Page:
Little is rocking first grade.  Thank goodness.  He seems to be doing pretty well.  Except for lunch.  I can't seem to find a good mix of stuff he likes to take and likes to eat.  I'm forever battling the brown bag blues.  He loves his daddy.  He loves legos.  He loves it when his daddy builds legos with him.  He's getting to the rotten little brother stage and loves to bug the hell out of the girls.  He bugs them for the sake of bugging.  Bugs them when he doesn't have anything better to do.  Doesn't listen when he should -- just to get them to holler at him.  Bugs for the sake of bugging.  Sheesh.

Mimi watched her first movie.  All the way through.  Princess and the Frog.  And, now she says, "Hey everybody, I made gumbo."  Don't get me wrong.  She's been in front of the TV, but she has no staying power.  She gets bored and wiggly and lasts for about 25 minutes before she's gone again.  She made it though almost all of Marmaduke at the theatre, and brought home, "Wait for it, wait for it . . . ".   She's out of diapers.  Out of pull-ups.  Done.  Yippee.  (Personal song of joy:  I'm done with diapers, I'm done with diapers.)  I can totally find something else to spend that $40 per month!!   She's also just about done with a paci.  She's talking up a storm, has a couple of good friends and is a pretender.  She's into babies right now.  And Barbies and Pollies.  She's obsessed with tutus and self-dresses in one nearly every day.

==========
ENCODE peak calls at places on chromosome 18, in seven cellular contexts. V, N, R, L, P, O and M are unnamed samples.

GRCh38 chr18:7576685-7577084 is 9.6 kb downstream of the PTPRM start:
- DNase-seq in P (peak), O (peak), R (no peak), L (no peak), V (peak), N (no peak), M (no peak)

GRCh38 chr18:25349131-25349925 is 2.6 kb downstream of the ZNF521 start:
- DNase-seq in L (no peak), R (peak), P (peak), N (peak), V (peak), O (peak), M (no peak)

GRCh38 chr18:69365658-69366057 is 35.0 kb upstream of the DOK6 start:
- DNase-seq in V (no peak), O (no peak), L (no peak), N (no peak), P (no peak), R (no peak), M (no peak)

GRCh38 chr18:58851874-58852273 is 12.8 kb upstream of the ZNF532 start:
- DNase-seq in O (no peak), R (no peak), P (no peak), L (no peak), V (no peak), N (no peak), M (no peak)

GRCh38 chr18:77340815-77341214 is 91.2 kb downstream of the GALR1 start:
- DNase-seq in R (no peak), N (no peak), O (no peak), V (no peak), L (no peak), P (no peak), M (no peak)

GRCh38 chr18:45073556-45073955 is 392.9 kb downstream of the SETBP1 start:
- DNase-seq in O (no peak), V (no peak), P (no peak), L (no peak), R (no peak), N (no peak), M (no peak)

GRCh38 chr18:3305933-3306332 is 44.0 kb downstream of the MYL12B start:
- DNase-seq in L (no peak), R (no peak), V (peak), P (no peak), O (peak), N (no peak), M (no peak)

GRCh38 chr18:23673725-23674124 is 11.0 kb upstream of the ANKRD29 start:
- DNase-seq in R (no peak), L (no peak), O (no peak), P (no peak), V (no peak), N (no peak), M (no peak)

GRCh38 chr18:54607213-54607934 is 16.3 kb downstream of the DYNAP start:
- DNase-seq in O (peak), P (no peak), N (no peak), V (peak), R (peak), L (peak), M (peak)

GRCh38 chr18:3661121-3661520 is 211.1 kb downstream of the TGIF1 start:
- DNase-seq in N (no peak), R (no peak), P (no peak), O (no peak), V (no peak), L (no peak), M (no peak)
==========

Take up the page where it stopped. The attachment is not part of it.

Ah, I was right . . . much lighter.
"Life is an onion.  You peel it off one layer at a time, and sometimes you weep." -- Carl Sandburg
"Kites rise highest against the wind, not with it."  -- Winston Churchill
"An apology is the superglue of life.  It can repair just about anything." -- Lynn Johnston

Friday, September 03, 2010

Science is fun.